Lemma 2.1.

Let . The local maximal function of is finite for a.e. and we have

For and we have

but this is false for .

Lemma 2.2.

If then there exists a negligible set such that

for with .

Definition 2.2 (One-sided Lipschitz).

The function are said to satisfy a one-sided Lipschitz condition on if

(2.2)

holds for a.e in and with . The function is called a one-sided Lipschitz constant associated with .

By simplicity we consider the autonomous case. We shall consider the solution of (1.1) given by

(2.3)

Let us define an equidistant time discretization of by

where is the time step, we denote by a numerical estimate of the exact solution , . Then we consider the Euler scheme wich has the form

(2.4)

with .

3 Main result

3.1 Result

Theorem 3.1.

Let be a bounded vector field belonging to for some , satisfies the one-sided Lipschitz condition (2.2) on any compact set and that . Let be a regular Lagrangian flow associated to , as in Definition 1.1. Then the numerical solution satisfies

(3.5)
Proof.

During the proof we use the notation for the -norm in the ball . By definition of (1.1) we have

and then

(3.6)

By definition of the Euler scheme we have

(3.7)

We set

(3.8)

From (3.7) and (3.8) we have

and by simple calculation we obtain

Therefore we deduce

(3.9)

By Cauchy-Schwarz and Young inequalities we have

(3.10)

We observe that

and

Using that is one-sided Lipschitz condition on any compact set we obtain

(3.11)

where dependent on .

Now, we observe

(3.12)

From (3.9), (3.10), (3.11), (3.12) we deduce

Thus we conclude

(3.13)

Now , taking in (3.13) we obtain

its implies that

(3.14)

with .

On other hand we have

Then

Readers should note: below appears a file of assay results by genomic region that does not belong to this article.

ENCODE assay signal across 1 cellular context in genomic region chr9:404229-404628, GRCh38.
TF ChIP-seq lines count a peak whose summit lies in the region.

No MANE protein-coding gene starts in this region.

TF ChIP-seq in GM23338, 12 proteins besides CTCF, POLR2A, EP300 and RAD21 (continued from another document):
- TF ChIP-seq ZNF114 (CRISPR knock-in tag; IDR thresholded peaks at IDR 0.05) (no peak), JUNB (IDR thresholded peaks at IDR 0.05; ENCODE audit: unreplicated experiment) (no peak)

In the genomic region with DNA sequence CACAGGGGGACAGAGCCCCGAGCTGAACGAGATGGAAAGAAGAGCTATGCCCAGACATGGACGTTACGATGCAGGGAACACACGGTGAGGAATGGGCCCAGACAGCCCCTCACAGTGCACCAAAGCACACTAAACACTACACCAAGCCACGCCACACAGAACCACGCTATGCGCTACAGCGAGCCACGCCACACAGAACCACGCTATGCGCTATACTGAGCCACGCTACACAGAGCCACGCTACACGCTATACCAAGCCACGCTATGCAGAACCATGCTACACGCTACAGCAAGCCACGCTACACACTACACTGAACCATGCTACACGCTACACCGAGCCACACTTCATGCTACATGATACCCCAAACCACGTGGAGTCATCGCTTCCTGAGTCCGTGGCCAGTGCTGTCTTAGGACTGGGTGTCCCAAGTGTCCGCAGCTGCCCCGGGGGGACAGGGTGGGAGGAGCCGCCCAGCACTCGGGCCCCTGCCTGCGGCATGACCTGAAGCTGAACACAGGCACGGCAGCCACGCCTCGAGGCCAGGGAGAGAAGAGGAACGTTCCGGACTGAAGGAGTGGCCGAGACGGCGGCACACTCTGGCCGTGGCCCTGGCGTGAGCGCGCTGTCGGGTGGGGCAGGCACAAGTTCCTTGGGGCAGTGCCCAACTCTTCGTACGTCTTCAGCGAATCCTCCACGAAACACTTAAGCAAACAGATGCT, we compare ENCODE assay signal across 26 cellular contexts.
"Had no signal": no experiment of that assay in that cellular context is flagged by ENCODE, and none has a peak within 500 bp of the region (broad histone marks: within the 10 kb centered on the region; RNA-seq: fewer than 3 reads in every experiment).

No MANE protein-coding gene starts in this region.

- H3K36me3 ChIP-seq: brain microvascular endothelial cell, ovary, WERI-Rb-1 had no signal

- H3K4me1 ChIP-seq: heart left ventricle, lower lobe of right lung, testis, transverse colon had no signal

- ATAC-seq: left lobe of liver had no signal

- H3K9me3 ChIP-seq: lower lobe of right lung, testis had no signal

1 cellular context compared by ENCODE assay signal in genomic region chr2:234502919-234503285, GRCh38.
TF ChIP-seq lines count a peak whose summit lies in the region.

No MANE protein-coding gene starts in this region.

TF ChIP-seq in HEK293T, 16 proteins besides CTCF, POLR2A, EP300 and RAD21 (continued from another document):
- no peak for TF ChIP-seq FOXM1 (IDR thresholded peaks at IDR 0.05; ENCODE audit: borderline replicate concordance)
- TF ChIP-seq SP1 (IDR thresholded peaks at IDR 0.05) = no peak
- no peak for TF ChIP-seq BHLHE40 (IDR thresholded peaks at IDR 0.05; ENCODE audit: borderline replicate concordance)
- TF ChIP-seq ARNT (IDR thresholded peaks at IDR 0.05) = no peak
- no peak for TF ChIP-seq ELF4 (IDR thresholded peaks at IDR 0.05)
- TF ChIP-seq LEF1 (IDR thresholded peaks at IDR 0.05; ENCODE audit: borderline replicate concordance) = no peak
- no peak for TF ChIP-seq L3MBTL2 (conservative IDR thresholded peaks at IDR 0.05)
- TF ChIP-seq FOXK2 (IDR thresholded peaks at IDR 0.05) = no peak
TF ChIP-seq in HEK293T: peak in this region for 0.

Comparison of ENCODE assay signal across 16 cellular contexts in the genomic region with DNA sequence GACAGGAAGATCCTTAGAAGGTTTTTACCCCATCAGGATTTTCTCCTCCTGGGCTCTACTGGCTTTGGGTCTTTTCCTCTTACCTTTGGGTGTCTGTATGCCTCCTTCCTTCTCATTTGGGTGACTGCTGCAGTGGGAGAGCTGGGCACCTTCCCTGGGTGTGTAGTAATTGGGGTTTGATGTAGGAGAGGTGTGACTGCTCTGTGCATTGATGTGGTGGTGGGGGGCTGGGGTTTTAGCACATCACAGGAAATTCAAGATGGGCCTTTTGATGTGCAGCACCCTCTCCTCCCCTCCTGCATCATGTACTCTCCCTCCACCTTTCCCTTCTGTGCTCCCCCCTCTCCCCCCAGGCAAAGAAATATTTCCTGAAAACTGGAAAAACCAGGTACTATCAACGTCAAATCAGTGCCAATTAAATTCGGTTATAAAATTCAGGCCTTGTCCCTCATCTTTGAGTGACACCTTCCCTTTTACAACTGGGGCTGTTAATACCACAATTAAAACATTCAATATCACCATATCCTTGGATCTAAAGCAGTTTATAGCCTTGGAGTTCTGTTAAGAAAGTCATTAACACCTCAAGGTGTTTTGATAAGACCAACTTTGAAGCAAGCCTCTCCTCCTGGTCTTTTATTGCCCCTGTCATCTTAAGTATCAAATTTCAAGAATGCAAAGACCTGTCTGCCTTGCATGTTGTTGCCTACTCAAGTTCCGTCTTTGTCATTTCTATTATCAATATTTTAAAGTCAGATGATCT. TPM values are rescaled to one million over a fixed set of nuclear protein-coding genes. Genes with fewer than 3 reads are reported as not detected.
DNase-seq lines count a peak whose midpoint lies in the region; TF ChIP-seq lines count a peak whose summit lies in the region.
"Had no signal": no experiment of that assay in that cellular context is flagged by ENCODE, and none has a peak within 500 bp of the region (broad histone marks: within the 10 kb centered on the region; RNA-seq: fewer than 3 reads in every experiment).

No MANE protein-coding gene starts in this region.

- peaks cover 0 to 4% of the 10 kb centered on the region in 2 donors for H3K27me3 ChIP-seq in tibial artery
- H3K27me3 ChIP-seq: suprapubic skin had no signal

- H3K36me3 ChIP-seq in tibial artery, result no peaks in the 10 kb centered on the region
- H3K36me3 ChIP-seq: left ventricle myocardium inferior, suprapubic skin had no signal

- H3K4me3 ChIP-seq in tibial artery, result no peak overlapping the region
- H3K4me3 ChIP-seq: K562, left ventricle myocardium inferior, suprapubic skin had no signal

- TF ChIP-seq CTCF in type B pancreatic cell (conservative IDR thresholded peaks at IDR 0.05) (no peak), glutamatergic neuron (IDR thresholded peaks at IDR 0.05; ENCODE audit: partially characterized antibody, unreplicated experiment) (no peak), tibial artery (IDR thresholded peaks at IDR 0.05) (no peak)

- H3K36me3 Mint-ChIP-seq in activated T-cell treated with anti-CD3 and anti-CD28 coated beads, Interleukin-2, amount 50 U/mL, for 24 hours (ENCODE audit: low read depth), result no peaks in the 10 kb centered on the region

(3.15)

Taking in (3.15) we get

We observe that

where and we use that

Then we arrive at

(3.16)

From Hölder and Young inequalities , (3.14) and (3.16) we deduce

and

(3.17)

where .

We have

and

Applying and by (3.14), (3.16) e (3.17) we obtain

where .

Then we have

(3.18)

where , and .

Applying the formula 3.18 recursively we deduce

By induction we easily have that

(3.19)

We noted that

and

Therefore we have

(3.20)

and

(3.21)

From (3.19), (3.20) and (3.21) we conclude

Thus we have

(3.22)

and

(3.23)

If we take then

(3.24)

and this proof the theorem ∎

3.2 Example

We present one example of vector fields which satisfies the hypothesis of the theorem (3.1). We consider with and . Also we consider . Now, we define . Then by young inequality we have that and . We shall prove that the function verifies one-sided Lipschitz condition on compact sets, we assume that

taking big enough.

References

  • [1] L. Ambrosio, Transport equation and Cauchy problem for vector fields, Invent. Math., 158, 227-260, 2004.
  • [2] L. Ambrosio G. Crippa Continuity equations and ODE fows with non-smooth velocity, Lecture Notes of a course given at HeriottWatt University, Edinburgh. Proceeding of the Royal Society of Edinburgh, Section A: Mathematics. In press.
  • [3] A. Bohun, F. Bouchut, G Crippa Lagrangian solutions to the Vlasov–Poisson system with density, Journal of Differential Equations, 260, 3576-3597, 2016.
  • [4] G. Crippa and C. De Lellis, Estimates and regularity results for the DiPernaLions flow, J. Reine Angew. Math., 616:15–46, 2008.
  • [5] G. Crippa, C. Nobili, C. Seis, and S. Spirito, Eulerian and Lagrangian Solutions to the Continuity and Euler Equations with Vorticity, SIAM J. Math. Anal., 49, 3973-3998, 2017.
  • [6] C. De Lellis, Ordinary differential equations with rough coefficients and the renormalization theorem of Ambrosio, Bourbaki Seminar, Preprint, 1-26, 2007.
  • [7] R. DiPerna and P.L. Lions, Ordinary differential equations, transport theory and Sobolev spaces. Invent. Math., 98, 1989.
  • [8] L. Grune, P. E. KloedenPathwise Approximation of Random Ordinary Differential Equations, BIT Numerical Mathematics, 41, 711-721, 2001.
  • [9] P.-E. Jabin, Differential equations with singular fields, J. Math. Pures Appl., 94, 2010.
  • [10] Elias M. Stein Singular integrals and differentiability properties of functions, Princeton Mathematical Series, No. 30. Princeton University Press, Princeton, N.J., 1970.